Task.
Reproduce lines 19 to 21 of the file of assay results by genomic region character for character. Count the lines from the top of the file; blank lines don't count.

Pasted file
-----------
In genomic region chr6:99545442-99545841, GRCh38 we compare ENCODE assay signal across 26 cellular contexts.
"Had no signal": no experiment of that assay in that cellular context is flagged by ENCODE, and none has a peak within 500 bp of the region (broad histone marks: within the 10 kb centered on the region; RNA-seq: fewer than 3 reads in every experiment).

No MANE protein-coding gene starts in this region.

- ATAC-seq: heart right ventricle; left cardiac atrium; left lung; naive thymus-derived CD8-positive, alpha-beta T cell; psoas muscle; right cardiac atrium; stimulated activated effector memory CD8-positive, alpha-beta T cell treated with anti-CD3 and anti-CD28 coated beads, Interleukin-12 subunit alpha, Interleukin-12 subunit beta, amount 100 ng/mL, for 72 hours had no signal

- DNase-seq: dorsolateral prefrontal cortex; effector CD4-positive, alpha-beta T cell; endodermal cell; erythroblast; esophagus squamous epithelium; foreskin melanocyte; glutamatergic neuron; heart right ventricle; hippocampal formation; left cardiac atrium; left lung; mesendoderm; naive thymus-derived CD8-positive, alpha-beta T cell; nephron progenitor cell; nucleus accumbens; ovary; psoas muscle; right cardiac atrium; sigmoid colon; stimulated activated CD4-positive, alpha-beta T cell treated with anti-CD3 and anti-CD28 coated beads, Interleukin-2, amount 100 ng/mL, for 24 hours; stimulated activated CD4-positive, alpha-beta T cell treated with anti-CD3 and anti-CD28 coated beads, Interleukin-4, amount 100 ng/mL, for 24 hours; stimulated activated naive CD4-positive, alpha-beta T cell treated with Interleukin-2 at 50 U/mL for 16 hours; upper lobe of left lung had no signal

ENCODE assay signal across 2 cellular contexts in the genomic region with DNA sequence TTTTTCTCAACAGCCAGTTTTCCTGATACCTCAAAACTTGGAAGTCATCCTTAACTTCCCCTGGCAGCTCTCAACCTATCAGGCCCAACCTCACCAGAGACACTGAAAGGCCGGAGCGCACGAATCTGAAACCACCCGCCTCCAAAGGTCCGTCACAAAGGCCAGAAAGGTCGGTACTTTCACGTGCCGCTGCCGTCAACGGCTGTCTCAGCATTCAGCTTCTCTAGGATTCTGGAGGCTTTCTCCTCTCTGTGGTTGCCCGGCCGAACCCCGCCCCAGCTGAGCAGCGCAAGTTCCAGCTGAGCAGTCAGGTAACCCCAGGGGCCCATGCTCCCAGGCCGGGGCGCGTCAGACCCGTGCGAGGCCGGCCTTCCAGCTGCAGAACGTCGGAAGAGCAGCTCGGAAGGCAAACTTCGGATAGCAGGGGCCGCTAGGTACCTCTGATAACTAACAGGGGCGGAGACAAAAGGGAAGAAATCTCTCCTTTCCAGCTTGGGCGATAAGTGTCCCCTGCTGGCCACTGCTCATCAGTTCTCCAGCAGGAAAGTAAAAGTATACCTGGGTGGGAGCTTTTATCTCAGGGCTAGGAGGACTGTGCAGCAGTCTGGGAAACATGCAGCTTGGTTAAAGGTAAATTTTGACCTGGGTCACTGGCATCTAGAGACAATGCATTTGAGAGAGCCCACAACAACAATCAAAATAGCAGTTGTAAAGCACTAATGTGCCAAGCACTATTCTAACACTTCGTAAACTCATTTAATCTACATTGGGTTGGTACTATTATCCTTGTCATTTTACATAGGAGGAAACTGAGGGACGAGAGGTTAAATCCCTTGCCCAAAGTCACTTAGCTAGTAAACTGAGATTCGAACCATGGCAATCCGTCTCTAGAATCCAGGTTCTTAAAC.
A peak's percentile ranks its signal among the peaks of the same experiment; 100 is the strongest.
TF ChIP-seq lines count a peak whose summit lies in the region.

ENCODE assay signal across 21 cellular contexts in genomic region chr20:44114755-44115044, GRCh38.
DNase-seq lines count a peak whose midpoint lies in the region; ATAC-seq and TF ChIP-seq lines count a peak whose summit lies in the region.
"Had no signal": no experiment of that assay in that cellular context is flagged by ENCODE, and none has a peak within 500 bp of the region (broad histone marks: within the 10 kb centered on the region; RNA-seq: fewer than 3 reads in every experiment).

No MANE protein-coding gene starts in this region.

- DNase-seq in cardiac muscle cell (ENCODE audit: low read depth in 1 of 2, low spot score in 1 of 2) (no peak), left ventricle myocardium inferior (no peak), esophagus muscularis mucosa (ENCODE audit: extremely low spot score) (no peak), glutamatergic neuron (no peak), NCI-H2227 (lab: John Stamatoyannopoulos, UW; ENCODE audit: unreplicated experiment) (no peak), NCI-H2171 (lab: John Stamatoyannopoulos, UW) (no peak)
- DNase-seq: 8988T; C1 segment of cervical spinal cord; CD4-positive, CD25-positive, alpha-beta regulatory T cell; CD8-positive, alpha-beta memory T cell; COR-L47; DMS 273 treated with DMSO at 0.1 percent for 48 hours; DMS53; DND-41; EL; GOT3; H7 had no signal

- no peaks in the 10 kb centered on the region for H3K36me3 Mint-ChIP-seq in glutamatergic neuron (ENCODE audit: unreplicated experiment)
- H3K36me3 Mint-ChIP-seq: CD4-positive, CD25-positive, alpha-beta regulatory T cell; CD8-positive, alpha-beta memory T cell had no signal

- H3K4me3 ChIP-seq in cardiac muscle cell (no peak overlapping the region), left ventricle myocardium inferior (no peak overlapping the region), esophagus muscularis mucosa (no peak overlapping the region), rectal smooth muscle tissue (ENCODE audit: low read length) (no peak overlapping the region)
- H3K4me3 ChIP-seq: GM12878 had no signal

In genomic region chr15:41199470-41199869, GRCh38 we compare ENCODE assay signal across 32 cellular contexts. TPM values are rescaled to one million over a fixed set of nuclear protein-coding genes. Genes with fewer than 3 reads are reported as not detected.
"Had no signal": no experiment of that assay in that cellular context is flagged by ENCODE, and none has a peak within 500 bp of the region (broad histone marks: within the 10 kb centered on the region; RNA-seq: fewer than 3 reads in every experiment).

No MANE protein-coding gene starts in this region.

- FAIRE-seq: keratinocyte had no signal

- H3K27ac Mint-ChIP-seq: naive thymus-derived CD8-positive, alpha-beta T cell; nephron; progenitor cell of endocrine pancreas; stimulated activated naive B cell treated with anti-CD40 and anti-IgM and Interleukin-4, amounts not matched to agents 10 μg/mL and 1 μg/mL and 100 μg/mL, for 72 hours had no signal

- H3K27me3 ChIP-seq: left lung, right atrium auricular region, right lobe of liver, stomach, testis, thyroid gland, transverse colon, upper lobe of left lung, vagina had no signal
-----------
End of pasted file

In genomic region chr15:41199470-41199869, GRCh38 we compare ENCODE assay signal across 32 cellular contexts. TPM values are rescaled to one million over a fixed set of nuclear protein-coding genes. Genes with fewer than 3 reads are reported as not detected.
"Had no signal": no experiment of that assay in that cellular context is flagged by ENCODE, and none has a peak within 500 bp of the region (broad histone marks: within the 10 kb centered on the region; RNA-seq: fewer than 3 reads in every experiment).

No MANE protein-coding gene starts in this region.